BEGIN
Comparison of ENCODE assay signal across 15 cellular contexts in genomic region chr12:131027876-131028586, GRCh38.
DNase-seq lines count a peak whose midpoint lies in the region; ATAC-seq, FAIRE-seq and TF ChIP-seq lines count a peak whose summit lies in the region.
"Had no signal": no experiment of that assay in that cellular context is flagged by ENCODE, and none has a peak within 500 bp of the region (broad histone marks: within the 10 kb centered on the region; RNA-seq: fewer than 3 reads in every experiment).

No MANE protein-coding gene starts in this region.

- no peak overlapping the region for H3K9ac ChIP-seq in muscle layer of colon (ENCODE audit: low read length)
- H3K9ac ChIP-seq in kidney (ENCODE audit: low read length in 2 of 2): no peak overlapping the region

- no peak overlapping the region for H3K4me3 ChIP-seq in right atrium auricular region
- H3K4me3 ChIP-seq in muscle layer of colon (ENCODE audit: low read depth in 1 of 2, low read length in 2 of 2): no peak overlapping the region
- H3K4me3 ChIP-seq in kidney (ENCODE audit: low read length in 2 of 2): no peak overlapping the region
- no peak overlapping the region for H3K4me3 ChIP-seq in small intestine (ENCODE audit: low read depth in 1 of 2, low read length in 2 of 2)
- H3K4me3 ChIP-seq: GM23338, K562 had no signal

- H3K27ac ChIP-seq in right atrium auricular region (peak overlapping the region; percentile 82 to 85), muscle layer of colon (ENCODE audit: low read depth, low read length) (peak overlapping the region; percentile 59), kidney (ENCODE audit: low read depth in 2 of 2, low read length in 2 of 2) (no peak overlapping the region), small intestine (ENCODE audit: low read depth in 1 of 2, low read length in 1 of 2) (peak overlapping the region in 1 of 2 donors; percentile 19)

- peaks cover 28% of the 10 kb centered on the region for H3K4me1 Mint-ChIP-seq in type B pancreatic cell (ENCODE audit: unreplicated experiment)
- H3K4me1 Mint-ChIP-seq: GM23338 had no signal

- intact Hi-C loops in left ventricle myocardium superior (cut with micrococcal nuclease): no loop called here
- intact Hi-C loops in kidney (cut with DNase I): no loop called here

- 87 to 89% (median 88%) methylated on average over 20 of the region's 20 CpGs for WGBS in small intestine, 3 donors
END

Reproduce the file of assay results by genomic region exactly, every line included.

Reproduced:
Comparison of ENCODE assay signal across 15 cellular contexts in genomic region chr12:131027876-131028586, GRCh38.
DNase-seq lines count a peak whose midpoint lies in the region; ATAC-seq, FAIRE-seq and TF ChIP-seq lines count a peak whose summit lies in the region.
"Had no signal": no experiment of that assay in that cellular context is flagged by ENCODE, and none has a peak within 500 bp of the region (broad histone marks: within the 10 kb centered on the region; RNA-seq: fewer than 3 reads in every experiment).

No MANE protein-coding gene starts in this region.

- no peak overlapping the region for H3K9ac ChIP-seq in muscle layer of colon (ENCODE audit: low read length)
- H3K9ac ChIP-seq in kidney (ENCODE audit: low read length in 2 of 2): no peak overlapping the region

- no peak overlapping the region for H3K4me3 ChIP-seq in right atrium auricular region
- H3K4me3 ChIP-seq in muscle layer of colon (ENCODE audit: low read depth in 1 of 2, low read length in 2 of 2): no peak overlapping the region
- H3K4me3 ChIP-seq in kidney (ENCODE audit: low read length in 2 of 2): no peak overlapping the region
- no peak overlapping the region for H3K4me3 ChIP-seq in small intestine (ENCODE audit: low read depth in 1 of 2, low read length in 2 of 2)
- H3K4me3 ChIP-seq: GM23338, K562 had no signal

- H3K27ac ChIP-seq in right atrium auricular region (peak overlapping the region; percentile 82 to 85), muscle layer of colon (ENCODE audit: low read depth, low read length) (peak overlapping the region; percentile 59), kidney (ENCODE audit: low read depth in 2 of 2, low read length in 2 of 2) (no peak overlapping the region), small intestine (ENCODE audit: low read depth in 1 of 2, low read length in 1 of 2) (peak overlapping the region in 1 of 2 donors; percentile 19)

- peaks cover 28% of the 10 kb centered on the region for H3K4me1 Mint-ChIP-seq in type B pancreatic cell (ENCODE audit: unreplicated experiment)
- H3K4me1 Mint-ChIP-seq: GM23338 had no signal

- intact Hi-C loops in left ventricle myocardium superior (cut with micrococcal nuclease): no loop called here
- intact Hi-C loops in kidney (cut with DNase I): no loop called here

- 87 to 89% (median 88%) methylated on average over 20 of the region's 20 CpGs for WGBS in small intestine, 3 donors